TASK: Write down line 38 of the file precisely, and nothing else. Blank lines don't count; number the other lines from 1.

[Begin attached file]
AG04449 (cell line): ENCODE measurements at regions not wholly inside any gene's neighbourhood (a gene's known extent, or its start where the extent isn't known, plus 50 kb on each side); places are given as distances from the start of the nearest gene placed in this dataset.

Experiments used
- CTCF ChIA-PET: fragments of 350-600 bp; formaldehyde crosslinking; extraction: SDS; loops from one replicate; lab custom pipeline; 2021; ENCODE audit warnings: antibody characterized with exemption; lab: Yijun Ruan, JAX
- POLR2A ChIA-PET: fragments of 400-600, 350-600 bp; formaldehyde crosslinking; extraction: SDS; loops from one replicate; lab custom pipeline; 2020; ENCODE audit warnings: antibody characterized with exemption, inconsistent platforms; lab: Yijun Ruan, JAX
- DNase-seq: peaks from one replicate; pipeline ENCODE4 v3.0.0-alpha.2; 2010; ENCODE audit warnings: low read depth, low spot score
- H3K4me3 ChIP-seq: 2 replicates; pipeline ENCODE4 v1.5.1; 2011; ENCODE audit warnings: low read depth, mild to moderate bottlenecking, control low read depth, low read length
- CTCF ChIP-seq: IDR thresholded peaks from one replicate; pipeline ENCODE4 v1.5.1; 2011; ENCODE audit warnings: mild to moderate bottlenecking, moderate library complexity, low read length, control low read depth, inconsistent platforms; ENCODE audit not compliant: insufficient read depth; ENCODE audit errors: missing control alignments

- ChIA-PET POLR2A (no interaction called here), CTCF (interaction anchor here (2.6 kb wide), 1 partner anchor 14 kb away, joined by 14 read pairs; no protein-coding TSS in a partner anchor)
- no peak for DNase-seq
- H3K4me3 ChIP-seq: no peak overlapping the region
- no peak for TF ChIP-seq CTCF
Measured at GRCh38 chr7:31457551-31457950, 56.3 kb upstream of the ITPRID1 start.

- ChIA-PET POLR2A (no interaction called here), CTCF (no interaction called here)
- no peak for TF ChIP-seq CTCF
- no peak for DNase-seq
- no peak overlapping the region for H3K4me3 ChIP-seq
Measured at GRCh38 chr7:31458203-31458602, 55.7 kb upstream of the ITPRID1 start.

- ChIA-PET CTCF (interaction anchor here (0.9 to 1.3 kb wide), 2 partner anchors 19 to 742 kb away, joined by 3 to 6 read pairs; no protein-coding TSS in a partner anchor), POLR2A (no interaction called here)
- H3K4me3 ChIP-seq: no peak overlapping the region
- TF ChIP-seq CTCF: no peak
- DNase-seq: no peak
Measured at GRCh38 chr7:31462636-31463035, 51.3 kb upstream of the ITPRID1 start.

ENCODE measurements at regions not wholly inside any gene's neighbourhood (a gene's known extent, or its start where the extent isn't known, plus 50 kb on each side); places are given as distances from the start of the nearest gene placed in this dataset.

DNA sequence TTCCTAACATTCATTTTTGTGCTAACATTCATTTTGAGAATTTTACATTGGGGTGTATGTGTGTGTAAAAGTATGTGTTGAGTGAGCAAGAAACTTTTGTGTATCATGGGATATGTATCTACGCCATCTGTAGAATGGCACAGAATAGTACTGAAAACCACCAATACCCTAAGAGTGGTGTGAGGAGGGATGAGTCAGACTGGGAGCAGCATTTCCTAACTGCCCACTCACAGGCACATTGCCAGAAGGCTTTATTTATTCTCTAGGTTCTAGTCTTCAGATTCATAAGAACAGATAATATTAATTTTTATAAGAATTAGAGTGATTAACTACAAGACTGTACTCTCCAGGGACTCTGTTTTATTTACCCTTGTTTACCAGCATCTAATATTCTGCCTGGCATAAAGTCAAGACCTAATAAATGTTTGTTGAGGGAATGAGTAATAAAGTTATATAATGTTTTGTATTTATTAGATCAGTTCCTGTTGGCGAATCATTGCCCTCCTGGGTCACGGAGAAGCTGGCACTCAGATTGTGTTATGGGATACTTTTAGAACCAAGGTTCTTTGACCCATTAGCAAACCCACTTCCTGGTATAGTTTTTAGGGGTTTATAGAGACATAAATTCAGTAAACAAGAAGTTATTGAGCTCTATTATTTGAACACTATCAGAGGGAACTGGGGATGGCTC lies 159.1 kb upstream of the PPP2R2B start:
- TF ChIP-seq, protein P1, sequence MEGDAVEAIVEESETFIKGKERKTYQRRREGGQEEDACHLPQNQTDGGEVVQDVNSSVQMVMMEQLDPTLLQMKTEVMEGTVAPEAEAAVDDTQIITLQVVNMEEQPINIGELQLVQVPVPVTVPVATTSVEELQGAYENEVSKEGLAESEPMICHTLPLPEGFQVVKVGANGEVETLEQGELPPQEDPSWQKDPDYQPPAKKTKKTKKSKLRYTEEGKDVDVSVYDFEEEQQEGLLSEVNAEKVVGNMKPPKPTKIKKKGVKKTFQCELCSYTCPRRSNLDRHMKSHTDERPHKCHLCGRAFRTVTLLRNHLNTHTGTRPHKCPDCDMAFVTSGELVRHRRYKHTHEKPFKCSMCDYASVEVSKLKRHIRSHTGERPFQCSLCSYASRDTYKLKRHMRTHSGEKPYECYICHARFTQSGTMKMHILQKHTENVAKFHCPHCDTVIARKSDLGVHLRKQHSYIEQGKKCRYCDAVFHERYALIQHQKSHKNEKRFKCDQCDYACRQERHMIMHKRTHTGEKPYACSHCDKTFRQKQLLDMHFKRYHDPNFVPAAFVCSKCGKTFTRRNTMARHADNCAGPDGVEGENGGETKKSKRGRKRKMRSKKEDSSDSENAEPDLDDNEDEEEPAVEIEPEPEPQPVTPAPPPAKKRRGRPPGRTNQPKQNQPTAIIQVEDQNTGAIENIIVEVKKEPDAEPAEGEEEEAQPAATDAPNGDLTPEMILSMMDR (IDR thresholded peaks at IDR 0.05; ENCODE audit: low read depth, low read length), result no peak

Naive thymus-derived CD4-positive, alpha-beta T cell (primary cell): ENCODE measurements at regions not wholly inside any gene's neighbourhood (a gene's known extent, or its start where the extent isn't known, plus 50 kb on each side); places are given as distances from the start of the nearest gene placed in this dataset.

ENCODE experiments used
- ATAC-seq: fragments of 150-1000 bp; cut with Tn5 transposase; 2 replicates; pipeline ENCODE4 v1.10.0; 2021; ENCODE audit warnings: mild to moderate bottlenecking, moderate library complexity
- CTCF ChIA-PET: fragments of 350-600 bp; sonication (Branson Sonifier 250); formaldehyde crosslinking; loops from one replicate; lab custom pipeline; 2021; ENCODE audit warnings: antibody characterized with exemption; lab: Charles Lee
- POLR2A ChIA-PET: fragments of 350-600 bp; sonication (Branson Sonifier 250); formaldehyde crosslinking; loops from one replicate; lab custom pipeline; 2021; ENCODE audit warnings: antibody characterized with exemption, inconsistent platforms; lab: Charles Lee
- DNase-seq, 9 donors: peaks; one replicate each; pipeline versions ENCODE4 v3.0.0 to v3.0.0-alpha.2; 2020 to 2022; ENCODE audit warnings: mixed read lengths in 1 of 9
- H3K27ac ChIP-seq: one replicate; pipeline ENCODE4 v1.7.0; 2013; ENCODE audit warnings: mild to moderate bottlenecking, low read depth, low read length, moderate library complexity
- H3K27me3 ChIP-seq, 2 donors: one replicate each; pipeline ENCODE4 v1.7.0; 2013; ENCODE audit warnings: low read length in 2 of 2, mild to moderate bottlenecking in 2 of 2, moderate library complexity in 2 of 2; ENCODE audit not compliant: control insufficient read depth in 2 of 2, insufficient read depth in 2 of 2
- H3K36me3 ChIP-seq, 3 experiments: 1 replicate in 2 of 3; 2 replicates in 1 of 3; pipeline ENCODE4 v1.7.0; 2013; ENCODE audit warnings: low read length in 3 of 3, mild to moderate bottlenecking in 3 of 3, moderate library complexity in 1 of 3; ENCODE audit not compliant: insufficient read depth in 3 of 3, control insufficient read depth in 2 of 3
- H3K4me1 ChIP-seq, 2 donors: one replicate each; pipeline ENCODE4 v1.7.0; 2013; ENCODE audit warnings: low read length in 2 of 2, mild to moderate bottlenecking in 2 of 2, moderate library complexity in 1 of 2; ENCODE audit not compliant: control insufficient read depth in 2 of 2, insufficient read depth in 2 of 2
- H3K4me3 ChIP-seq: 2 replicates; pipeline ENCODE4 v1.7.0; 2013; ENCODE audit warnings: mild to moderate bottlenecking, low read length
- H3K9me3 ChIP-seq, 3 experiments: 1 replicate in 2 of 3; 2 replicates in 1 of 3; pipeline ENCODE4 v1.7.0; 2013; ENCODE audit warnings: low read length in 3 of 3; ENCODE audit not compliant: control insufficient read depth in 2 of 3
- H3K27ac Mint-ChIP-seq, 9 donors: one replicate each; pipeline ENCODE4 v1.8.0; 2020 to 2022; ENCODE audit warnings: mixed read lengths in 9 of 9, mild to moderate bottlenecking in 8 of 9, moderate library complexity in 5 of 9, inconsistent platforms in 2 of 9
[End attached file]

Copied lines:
- H3K27ac Mint-ChIP-seq, 9 donors: one replicate each; pipeline ENCODE4 v1.8.0; 2020 to 2022; ENCODE audit warnings: mixed read lengths in 9 of 9, mild to moderate bottlenecking in 8 of 9, moderate library complexity in 5 of 9, inconsistent platforms in 2 of 9